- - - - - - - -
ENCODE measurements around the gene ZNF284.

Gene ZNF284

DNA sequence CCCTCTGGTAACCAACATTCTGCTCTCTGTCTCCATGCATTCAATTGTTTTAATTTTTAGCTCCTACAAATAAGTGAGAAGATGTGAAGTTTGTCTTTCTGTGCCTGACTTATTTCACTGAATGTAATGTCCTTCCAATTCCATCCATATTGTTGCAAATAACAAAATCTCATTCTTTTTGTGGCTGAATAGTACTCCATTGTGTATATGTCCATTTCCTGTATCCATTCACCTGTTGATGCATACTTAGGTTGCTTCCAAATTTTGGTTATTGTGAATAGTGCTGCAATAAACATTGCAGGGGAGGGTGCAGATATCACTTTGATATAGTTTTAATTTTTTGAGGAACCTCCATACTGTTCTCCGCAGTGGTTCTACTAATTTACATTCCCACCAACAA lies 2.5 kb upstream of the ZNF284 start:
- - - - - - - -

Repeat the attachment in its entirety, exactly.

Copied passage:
ENCODE measurements around the gene ZNF284.

Gene ZNF284

DNA sequence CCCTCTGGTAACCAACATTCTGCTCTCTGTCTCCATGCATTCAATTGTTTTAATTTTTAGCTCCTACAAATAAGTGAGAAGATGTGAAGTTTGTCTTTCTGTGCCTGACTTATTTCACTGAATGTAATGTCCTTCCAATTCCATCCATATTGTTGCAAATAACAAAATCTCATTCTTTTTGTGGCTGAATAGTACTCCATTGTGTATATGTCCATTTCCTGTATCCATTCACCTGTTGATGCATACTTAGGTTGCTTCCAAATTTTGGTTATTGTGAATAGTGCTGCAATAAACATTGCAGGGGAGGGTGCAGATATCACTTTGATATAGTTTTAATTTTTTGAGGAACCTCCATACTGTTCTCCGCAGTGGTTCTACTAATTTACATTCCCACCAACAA lies 2.5 kb upstream of the ZNF284 start: